What Are They Thinking?

teens

Last week I was on a plane heading to one conference, and preparing to speak at another. The topic I was given was Helping Students Develop a Passion for the Bible.

I know how this plays out in our own ministry, but turning it into a reproducible system to give to other leaders to have their own success was a tough task. I had been wrestling with where to start and finally at 30,000 feet in the air…I got it.

As parents, we often teach kids about the Bible from a position that they are as hungry as we are to learn. Sometimes that is the case, but more often than that – can we just be honest? – they are not.

When kids show up Sunday School, many of them are there because they are passionate about their faith and want to learn more. But, honestly, a lot of them are more concerned with issues such as:
-My girlfriend just dumped me. I was going to marry this woman!
-I have to pick a college for next year!
-I have HUGE test Monday and I am so far behind.
-My parents grounded me from my phone – what am I missing?
-A girl looked at me oddly at school 3 days ago. I think she hates me.

When we talk to students, we MUST acknowledge that there are many of them who don’t feel the deep longing for Jesus and the Word of God in that present moment – because of, well, LIFE.

As staff and volunteer small group leaders, we need to meet students at their level and help them see how Jesus meets their biggest needs. How He is always present for them in their questions and troubles. How His love for them is unquestioned.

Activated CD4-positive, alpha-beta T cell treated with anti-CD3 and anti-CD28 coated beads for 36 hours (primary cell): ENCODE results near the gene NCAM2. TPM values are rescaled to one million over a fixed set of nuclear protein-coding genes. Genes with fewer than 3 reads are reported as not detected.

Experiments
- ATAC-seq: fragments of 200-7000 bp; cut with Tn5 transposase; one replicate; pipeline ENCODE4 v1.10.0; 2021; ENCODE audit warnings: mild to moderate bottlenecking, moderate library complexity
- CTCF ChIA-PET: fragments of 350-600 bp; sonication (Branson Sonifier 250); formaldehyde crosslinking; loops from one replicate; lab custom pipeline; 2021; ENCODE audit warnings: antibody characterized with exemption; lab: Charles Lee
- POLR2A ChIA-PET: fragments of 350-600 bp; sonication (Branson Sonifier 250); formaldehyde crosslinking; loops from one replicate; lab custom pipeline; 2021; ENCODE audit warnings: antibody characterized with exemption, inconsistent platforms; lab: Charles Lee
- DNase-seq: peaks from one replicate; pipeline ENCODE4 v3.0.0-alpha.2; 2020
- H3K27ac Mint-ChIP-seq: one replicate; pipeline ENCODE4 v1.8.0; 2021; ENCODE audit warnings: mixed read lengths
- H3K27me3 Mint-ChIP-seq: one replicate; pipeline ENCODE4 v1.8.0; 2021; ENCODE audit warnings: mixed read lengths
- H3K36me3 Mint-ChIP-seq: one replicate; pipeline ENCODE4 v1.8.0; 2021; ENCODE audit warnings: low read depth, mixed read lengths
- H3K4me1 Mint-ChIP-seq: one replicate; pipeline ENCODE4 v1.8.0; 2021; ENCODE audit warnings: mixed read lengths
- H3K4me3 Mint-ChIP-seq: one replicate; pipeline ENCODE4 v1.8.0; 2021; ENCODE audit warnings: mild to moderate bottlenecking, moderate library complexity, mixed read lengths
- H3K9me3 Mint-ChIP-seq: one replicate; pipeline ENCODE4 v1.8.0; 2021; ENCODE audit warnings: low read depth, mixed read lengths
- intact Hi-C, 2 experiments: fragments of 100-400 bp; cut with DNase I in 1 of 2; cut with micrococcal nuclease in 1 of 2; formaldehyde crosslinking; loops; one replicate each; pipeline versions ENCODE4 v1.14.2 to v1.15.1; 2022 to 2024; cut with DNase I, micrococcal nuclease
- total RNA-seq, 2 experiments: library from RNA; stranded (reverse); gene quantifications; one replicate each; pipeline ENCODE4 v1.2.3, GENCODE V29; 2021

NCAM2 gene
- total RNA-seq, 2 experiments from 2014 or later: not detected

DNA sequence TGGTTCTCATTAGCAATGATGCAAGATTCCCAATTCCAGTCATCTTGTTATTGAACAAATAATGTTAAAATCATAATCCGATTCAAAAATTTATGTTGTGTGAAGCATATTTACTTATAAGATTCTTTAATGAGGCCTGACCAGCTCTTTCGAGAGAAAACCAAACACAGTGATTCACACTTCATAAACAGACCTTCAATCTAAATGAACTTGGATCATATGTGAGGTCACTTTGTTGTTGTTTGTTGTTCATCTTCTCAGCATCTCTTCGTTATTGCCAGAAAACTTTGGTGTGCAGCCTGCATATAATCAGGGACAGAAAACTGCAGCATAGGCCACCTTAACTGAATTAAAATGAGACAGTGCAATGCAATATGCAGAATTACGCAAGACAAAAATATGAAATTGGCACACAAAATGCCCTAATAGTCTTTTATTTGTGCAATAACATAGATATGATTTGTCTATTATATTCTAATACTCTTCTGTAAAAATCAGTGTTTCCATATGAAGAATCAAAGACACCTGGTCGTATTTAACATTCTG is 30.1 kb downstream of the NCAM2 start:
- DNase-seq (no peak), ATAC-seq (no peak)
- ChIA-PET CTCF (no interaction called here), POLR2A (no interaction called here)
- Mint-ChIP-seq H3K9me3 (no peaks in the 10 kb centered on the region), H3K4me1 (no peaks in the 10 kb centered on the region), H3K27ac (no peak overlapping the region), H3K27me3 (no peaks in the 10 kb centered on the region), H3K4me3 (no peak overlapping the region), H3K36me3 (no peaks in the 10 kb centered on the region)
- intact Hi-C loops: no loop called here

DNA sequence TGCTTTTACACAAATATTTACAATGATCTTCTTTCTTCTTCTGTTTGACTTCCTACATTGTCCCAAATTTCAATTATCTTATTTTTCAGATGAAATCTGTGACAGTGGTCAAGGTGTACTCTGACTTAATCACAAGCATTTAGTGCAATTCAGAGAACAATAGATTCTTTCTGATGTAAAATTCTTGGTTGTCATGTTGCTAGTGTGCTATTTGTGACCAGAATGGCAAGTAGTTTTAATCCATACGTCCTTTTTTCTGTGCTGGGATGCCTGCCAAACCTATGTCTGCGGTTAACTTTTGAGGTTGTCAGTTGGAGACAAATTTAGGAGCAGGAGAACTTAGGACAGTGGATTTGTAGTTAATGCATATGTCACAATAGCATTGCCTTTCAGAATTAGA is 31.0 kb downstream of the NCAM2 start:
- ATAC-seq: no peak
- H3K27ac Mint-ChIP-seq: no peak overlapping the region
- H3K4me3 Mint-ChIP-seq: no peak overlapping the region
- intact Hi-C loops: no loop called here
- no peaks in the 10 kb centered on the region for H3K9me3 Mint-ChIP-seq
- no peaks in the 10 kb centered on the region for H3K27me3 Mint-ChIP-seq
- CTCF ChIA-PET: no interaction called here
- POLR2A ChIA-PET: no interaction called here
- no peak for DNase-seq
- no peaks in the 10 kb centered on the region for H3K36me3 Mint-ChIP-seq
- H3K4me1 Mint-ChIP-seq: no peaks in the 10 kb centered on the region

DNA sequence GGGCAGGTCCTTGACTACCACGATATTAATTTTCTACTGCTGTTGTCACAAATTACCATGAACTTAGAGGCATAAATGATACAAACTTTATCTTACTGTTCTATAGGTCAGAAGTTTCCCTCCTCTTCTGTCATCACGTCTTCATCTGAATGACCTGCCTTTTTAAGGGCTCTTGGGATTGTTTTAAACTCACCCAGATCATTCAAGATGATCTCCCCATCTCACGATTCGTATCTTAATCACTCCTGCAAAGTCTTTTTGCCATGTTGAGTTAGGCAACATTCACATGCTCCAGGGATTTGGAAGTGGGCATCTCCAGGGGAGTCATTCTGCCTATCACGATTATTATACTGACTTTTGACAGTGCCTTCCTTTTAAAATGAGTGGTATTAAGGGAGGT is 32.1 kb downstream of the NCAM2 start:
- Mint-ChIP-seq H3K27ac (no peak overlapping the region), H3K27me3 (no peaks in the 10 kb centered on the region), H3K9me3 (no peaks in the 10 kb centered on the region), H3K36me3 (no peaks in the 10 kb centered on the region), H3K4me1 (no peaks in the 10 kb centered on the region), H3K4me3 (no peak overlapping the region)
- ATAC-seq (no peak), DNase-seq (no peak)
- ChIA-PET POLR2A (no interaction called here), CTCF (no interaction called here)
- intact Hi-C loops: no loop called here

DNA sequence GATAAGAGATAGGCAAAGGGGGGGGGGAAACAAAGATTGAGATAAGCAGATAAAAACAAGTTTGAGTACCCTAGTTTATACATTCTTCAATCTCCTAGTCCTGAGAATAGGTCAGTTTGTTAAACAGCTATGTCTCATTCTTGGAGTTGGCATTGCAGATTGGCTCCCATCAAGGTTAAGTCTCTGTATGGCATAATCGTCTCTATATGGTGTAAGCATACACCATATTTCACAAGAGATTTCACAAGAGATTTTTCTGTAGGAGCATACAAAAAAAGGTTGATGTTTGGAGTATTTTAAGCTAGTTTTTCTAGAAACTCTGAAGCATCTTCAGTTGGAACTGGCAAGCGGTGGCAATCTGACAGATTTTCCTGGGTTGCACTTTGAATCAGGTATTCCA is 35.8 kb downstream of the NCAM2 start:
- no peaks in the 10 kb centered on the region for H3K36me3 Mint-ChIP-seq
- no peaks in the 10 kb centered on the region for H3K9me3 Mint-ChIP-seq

As I prepared my breakout session, I encouraged the student pastors to remember to humbly ask the question, “What are they thinking?” as they determine how to create a passion for the Bible with their kids. It is critical to figure out what is going on in their minds. Start with their worries and questions and then show how the Gospel intersects. Then, and only then, do we have a captive audience who will be receptive to developing a passionate relationship with their Creator.

Jim has been working with families in camping and church ministries for over twenty years. He has a master’s degree in Biblical Studies and a Doctorate of Ministry from Dallas Theological Seminary. He has ghost written small group curriculum for Matt Chandler, Tommy Nelson, and Mark Driscoll and is the lead pastor at Rockland Community Church in the hideously grotesque town nestled at the foot of the disgusting Rocky Mountains called Golden, Colorado. (He says that even the wild caribou and buffalo that frolic freely about his property think it’s gross there—they tell him as much while they ice skate on the frozen lake.)

Most importantly, however, Jim is a husband and father of three with a deep desire to help kids hear the truth of the gospel message.

Please note: I reserve the right to delete comments that are offensive or off-topic.

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